• Hyperlinks Allows you to see links to and from selected pages. To take advantage of this view, select a page in any of the other views, then access this view.

  • Tasks Enables you to create and manage to-do list tasks for the current Web site. Tasks are listed by status, name, assignment, priority, association, modification date and description. Right-click in the viewing area and select Add Task to create a new task.

Figure 1-2 shows a Web site being edited in FrontPage. Look in the lower left corner of Figure 1-2, and you ll see a row of buttons in the status area. These buttons are available whenever you work with Web sites. You can switch Web site views just as you do with page views ”click the button for the view you want to use. If you want to use the Folders view, you click Folders. For the Remote Web Site view, you click Remote Web Site, and so on.

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Figure 1-2: FrontPage 2003 also provides many different ways to view and work with Web sites.

Designing Pages with Ease and Precision

As shown previously in Figure 1-1, the Design view allows you to see markup tags, as well as the layout of page content. When working in the Design view, there are many tools that can help you quickly design great-looking pages. The design tools you ll use the most are:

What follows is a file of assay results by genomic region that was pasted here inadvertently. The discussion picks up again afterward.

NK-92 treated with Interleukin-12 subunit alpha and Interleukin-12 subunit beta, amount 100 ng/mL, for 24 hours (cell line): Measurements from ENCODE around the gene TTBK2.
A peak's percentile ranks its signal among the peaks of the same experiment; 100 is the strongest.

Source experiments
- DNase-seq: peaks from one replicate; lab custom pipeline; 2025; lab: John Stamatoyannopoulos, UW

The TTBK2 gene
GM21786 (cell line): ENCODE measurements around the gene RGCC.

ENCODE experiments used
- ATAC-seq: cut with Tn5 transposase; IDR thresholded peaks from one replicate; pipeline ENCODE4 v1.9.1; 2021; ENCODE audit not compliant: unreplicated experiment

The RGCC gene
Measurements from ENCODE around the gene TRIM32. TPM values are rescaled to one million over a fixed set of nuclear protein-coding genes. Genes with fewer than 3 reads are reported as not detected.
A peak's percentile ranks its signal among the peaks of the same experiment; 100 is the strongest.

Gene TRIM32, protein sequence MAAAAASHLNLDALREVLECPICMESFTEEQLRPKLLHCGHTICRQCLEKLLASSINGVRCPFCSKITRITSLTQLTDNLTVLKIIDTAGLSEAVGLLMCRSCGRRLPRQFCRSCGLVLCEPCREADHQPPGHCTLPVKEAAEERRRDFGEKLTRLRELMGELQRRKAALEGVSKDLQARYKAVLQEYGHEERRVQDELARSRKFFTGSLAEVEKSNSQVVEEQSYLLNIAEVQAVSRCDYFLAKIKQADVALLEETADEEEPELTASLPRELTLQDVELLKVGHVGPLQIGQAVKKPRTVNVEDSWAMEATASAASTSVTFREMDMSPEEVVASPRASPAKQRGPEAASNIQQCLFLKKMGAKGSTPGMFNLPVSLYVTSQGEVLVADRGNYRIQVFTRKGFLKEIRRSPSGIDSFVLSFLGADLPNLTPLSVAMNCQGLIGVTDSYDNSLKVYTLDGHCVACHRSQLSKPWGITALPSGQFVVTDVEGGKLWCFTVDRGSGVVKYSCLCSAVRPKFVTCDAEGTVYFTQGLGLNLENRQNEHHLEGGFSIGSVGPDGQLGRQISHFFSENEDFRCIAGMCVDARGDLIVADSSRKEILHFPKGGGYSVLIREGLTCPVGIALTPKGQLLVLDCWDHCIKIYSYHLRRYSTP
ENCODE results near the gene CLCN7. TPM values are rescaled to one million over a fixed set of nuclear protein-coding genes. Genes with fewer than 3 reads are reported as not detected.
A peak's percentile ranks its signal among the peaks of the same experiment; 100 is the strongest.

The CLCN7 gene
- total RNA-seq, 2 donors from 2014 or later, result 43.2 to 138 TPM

• Reveal Tags for selecting tags and editing tag properties

  • Quick Tag Selector for faster editing of tags and their contents

  • Rulers and Grids for precise positioning

  • Preview In Browser and Page Size for checking the final product

These design tools are discussed in the sections that follow.

Revealing Tags for Quick Selection and Editing

Regardless of which markup language you are using, FrontPage clearly delineates tags. For example, an opening tag, such as <p>, precedes the element you are defining, and a closing tag, such as </p> follows the element ”except in the case of empty elements that have only an opening tag. With Reveal Tags enabled, you can: